Elsie may be the only Westworld employee asking the right questions. Curiosity is in her nature and, like the aforementioned dead dog, doing what she is programmed to do could lead to her own demise. Following the clue of the satellite uplink she found burrowed in the Woodcutter’s arm, Elsie discovers that the satellite the uplink had been transmitting to actually belongs to Delos. Basically, if this is corporate espionage, then it is in-house. But for what purpose?
Elsie tracks the source of the tinkering to an old, creepy theater in Sector 3 where she learns that it was Theresa Cullen who hacked the Woodcutter, but that someone else has been using the bicameral system to give select hosts commands before that. That person is Arnold, and he is “a pretty prolific coder for a dead guy.” Elsie gives this information to Bernard over the phone, but, before she can gather the data and meet Bernard back in his office, she is grabbed by someone in the dark theater. Is it Arnold? And, if so, is Arnold someone we know? What will he do with Elsie now that she is onto his secret mission? And what is Theresa Cullen up to? Does she know about “Arnold”’s tinkering? Are they working together or is she trying to solve the problem herself before it escalates into something even more dangerous?
Maeve sees creation
The most stirring storyline of the night again goes to Maeve, who convinces Felix (and later Sylvester) to explain her own creation to her before taking it into her own hands. Watching Maeve walk through the many levels of Westworld is one of the most moving, cinematic scenes of this entire series so far. Westworld does in three minutes what feature film Prometheus failed to do in two hours: effectively show the complexity of the interaction between creator and creation. Sure, Maeve doesn’t actually have a conversation (yet) with any of the men or women who have built her, but she sees behind the curtain. She is asked to hold the truth of her own existence next to the truth of how it came to be. The unromantic context of her, as seen by the employees of Westworld.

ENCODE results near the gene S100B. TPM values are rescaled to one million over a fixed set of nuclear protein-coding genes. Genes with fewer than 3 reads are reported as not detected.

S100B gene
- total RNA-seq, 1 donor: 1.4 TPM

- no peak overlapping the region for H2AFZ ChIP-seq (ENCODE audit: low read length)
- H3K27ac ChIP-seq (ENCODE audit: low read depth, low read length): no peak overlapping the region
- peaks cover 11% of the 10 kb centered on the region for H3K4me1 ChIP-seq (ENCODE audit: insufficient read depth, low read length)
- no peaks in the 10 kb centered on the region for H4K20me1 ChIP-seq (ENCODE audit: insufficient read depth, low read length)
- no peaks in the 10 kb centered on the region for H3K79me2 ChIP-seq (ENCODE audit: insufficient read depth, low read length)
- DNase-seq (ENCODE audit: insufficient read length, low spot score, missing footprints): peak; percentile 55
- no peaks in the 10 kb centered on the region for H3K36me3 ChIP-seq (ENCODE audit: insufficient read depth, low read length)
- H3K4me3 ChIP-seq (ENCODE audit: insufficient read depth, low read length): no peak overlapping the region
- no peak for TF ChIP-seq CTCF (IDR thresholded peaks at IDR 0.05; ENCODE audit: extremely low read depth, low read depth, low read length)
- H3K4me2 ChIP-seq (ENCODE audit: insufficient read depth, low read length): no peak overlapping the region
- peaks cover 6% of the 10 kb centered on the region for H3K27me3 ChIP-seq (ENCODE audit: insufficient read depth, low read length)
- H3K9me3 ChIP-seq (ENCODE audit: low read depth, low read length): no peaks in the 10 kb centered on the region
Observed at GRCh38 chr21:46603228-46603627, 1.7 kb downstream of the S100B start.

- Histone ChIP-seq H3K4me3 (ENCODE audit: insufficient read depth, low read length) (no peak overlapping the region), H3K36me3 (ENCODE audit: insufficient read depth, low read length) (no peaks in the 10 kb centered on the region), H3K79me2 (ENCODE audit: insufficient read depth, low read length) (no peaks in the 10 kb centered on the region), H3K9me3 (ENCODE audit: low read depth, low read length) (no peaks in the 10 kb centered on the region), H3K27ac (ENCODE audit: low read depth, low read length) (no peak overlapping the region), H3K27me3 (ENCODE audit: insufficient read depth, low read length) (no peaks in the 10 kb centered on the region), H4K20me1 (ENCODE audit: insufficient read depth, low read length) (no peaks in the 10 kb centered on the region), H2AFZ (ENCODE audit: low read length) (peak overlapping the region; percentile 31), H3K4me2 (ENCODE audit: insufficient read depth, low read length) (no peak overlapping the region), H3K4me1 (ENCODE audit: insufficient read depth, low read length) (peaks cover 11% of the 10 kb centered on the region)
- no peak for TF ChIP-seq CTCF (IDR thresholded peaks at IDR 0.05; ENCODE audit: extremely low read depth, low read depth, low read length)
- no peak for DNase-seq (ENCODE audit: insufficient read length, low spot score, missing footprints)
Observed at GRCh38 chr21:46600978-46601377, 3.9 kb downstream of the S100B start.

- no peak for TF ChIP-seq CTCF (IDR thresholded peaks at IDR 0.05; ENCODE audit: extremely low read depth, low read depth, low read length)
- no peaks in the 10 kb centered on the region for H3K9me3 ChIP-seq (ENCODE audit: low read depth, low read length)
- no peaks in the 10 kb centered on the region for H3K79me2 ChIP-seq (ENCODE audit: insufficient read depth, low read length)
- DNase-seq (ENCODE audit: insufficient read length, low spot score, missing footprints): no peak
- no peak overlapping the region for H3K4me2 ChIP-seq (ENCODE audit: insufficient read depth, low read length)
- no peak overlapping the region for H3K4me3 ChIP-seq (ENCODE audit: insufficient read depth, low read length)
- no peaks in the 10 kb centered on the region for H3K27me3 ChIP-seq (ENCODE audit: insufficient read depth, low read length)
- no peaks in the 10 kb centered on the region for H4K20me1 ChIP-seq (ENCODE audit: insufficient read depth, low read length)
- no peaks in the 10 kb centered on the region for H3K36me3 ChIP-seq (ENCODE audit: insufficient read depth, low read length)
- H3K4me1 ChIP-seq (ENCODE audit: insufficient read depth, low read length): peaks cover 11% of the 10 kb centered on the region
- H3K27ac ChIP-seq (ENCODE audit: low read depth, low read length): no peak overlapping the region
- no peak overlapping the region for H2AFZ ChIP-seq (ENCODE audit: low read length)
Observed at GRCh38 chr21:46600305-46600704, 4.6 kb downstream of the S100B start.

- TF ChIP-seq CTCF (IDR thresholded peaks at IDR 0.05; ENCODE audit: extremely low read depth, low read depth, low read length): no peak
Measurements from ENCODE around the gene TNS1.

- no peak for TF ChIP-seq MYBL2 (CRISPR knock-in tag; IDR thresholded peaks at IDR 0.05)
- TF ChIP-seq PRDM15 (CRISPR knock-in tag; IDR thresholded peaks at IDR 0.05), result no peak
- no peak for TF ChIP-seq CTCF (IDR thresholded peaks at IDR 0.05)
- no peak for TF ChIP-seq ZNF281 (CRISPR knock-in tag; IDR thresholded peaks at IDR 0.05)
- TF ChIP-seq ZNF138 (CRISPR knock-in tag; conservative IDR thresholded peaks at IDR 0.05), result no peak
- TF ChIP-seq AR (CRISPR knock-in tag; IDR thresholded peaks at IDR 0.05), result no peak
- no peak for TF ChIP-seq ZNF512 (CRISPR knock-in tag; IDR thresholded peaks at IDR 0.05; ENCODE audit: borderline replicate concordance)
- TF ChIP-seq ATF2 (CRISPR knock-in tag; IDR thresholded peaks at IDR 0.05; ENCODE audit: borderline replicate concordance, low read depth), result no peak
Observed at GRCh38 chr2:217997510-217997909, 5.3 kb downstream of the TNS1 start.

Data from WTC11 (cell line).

It is a testament to the strength of Maeve’s character (or whatever you want to call it) that she is able to take all of this in without curling up in the fetal position. Instead, she wants to take action. She convinces Felix and Sylvester to down her loyalty and up her intelligence way above the normal parameters, way above the intelligence capable of a human being, as we have previously established. What’s next? Maeve is going to have some fun. This is how the robot apocalypse begins, and I’m not sure we don’t deserve it.
Rating: ★★★★ Very good
— The story of the maze, as explained by Teddy: The maze is the sum of a man’s life. A man who died many times, only to live again. Sick of violence, he built a house and built the maze around it so that no one could get to him. But that is just a native myth, right?
— If the hosts of Ford’s family respond only to Ford’s voice, then we better hope that Ford never dies.
— Many Westworld theories have been born and died in this first run of episodes, but one that still makes some sense is that Bernard is somehow Arnold, created by Ford. (A mention of Bernard’s dead son, the chief voice command Ford uses to control Bernard.) If this is the case, might Bernard be the one who is sending the hosts messages?
— “I’m human, like the guests.” “How do you now?” — Maeve and Felix
— Theresa breaks up with Bernard, which neither of them seem particularly happy about. Bernard obviously still cares about Theresa, worrying about her job in the potential corporate espionage fallout. How will Elsie’s discovery affect their relationship?
— Thandie Newton continues to subtly nail it as Maeve. In a sea of great performances, hers might be the best so far.
— We hear Theresa having a conversation with someone in China about an urgent situation in the park. Is this a member of the Delos board or someone else?
— A list of the traits listed on Maeve’s tablet: Bulk apperception, courage, loyalty, humor, candor, vivacity, coordination, meekness, humility, cruelty, self-preservation, patience, decisiveness, imagination, curiosity, aggression, empathy, tenacity, sensuality, and charm.
— Maeve originally has her cruelty at a “1,” which is actually really sweet. However, her empathy is only at a “9,” which doesn’t seem to follow with her ability to know what other people want/are thinking.
— Someone has been making unlogged changes to Maeve’s programming even before they stepped in, upping her paranoia. Arnold has to be someone we know, right?
— We learn that there are 82 first generation models in the park, with 47 designed by Arnold. Plan accordingly, Westworld guests and employees. This information could come in handy later.